Most voters spared fine for missing March council election

People who failed to vote in the council elections and the Currumbin by-election in March will avoid a fine and even a warning letter, if it’s their first time missing an election.

A huge number of people skipped polling day amid growing concern about the spread of coronavirus, despite health officials declaring it was safe.

There was a massive 270,000 first-time non-voters at the election.


Electoral Commissioner Pat Vidgen concedes the election was held during extraordinary circumstances and first-time non-voters will be spared punishment.

But he says people won’t be able to use COVID-19 as an excuse for not voting in the upcoming state election.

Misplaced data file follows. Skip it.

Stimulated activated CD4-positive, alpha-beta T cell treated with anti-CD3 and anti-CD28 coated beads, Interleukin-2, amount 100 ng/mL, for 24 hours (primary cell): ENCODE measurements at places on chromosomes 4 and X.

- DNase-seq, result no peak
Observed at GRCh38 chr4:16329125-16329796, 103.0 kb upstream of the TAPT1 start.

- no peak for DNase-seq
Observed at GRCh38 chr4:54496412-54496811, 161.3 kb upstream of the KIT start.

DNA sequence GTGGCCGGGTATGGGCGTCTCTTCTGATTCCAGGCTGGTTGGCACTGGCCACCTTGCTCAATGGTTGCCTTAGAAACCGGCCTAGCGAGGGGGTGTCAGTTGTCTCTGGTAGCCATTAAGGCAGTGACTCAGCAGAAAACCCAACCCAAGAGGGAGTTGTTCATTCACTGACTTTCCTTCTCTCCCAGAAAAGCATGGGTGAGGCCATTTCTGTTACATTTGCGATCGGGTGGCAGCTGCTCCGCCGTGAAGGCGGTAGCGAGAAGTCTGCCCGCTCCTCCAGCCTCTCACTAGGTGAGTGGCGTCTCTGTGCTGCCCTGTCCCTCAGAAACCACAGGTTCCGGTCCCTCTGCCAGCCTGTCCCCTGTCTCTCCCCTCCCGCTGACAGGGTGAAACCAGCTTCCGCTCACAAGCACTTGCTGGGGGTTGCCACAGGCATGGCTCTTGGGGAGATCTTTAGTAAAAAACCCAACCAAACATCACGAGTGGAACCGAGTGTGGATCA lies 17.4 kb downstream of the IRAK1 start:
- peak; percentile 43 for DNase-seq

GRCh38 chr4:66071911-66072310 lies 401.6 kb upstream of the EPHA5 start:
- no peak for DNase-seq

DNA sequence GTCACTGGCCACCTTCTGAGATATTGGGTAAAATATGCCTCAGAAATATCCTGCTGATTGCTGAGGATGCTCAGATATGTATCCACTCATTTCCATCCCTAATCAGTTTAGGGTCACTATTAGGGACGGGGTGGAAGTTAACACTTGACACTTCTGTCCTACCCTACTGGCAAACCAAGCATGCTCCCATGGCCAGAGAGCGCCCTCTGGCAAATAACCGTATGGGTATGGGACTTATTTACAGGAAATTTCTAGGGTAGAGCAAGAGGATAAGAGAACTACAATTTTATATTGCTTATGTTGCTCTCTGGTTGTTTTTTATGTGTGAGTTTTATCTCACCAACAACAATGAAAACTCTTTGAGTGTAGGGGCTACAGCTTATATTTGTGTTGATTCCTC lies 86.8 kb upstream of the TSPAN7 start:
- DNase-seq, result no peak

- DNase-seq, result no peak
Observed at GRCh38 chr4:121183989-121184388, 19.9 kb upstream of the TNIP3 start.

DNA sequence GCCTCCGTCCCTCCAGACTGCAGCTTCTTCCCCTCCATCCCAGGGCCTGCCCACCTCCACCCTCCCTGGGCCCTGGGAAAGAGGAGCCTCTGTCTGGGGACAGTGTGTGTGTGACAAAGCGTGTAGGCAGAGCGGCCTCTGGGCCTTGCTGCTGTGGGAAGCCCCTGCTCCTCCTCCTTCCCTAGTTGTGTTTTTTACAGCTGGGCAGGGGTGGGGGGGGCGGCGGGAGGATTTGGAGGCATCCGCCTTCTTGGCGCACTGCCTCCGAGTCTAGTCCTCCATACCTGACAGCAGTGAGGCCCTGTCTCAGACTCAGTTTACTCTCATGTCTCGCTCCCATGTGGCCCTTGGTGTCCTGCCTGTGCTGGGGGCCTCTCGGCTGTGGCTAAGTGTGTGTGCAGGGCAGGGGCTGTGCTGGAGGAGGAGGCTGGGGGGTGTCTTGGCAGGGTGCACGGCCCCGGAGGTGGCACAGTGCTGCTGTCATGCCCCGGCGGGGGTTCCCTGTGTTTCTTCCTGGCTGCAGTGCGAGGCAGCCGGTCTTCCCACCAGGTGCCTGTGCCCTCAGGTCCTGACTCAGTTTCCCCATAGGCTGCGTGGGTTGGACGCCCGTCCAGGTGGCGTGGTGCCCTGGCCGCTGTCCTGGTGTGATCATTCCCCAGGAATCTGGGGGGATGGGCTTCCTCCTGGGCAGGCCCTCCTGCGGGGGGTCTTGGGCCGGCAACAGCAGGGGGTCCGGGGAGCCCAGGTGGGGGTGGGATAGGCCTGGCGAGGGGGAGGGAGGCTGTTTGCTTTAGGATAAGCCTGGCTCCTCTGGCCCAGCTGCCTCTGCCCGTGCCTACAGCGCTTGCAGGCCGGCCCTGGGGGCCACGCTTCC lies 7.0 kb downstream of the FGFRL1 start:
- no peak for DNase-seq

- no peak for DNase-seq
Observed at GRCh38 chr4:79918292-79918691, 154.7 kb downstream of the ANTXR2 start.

“In recognition of the unprecedented circumstances of delivering the elections during an unfolding global pandemic, first-time non-voters will not be fined or receive a warning from the ECQ,” Mr Vidgen said.

“However, we remind electors that voting is compulsory and, with expanded voting options for the October State general election, concerns over COVID-19 won’t be considered a valid reason for not voting.”

Around 30,000 people who didn’t vote in March will receive a warning letter because it’s not the first time they missed an election.

Another 20,000 repeat offenders will be sent a ‘please explain’ from the Electoral Commission of Queensland.

“If they are unable to provide a valid reason, or do not engage with the ECQ, they will receive a fine.”

Mr Vidgen says preparations are well advanced for October’s state election with the likelihood coronavirus will continue to be a factor.

“The ECQ is using all the lessons from March to ensure a safe and fair general election in October.

“This means voters will be provided with every opportunity to vote while accommodating health requirements.”

Legislation has been passed allowing for extended pre-polling and if necessary, a complete postal election.